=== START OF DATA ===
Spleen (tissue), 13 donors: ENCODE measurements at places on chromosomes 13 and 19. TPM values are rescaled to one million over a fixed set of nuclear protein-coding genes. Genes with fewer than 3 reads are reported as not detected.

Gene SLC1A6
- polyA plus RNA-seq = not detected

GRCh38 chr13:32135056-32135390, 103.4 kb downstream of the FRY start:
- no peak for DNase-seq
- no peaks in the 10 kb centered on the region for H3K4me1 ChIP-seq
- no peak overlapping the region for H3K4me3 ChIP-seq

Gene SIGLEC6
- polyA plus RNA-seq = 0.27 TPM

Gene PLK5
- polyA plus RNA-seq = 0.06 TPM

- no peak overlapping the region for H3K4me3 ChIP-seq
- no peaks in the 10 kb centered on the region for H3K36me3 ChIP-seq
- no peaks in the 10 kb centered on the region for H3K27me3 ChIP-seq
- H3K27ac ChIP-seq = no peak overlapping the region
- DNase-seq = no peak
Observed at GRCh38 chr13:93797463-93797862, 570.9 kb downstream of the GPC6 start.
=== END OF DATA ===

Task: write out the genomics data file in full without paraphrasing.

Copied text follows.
Spleen (tissue), 13 donors: ENCODE measurements at places on chromosomes 13 and 19. TPM values are rescaled to one million over a fixed set of nuclear protein-coding genes. Genes with fewer than 3 reads are reported as not detected.

Gene SLC1A6
- polyA plus RNA-seq = not detected

GRCh38 chr13:32135056-32135390, 103.4 kb downstream of the FRY start:
- no peak for DNase-seq
- no peaks in the 10 kb centered on the region for H3K4me1 ChIP-seq
- no peak overlapping the region for H3K4me3 ChIP-seq

Gene SIGLEC6
- polyA plus RNA-seq = 0.27 TPM

Gene PLK5
- polyA plus RNA-seq = 0.06 TPM

- no peak overlapping the region for H3K4me3 ChIP-seq
- no peaks in the 10 kb centered on the region for H3K36me3 ChIP-seq
- no peaks in the 10 kb centered on the region for H3K27me3 ChIP-seq
- H3K27ac ChIP-seq = no peak overlapping the region
- DNase-seq = no peak
Observed at GRCh38 chr13:93797463-93797862, 570.9 kb downstream of the GPC6 start.